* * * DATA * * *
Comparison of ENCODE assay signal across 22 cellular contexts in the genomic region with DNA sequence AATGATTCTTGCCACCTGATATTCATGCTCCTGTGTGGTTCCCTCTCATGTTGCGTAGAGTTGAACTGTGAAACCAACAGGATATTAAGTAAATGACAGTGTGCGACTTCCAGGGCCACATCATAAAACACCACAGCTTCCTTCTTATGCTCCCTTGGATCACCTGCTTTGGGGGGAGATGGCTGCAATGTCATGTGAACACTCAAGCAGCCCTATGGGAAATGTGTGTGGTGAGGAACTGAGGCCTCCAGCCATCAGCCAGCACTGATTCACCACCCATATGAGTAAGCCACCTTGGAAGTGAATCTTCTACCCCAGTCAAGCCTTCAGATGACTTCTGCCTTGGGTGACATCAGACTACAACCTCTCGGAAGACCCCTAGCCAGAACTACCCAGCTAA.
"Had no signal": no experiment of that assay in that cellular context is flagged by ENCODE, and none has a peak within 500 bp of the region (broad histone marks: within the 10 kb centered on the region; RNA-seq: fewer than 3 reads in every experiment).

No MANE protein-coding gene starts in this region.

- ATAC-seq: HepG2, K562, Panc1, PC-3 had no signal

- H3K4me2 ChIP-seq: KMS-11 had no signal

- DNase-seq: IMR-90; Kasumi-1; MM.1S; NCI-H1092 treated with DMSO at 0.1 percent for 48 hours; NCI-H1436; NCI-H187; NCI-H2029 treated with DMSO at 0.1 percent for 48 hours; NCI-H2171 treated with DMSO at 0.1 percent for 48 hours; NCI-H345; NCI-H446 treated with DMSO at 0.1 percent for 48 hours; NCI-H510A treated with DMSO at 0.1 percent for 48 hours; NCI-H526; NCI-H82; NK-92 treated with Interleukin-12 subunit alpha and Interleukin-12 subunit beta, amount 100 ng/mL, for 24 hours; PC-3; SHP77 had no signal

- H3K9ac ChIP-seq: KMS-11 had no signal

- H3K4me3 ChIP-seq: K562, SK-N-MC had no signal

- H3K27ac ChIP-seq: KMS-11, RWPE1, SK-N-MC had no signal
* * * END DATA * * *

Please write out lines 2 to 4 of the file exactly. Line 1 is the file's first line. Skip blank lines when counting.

"Had no signal": no experiment of that assay in that cellular context is flagged by ENCODE, and none has a peak within 500 bp of the region (broad histone marks: within the 10 kb centered on the region; RNA-seq: fewer than 3 reads in every experiment).

No MANE protein-coding gene starts in this region.

- ATAC-seq: HepG2, K562, Panc1, PC-3 had no signal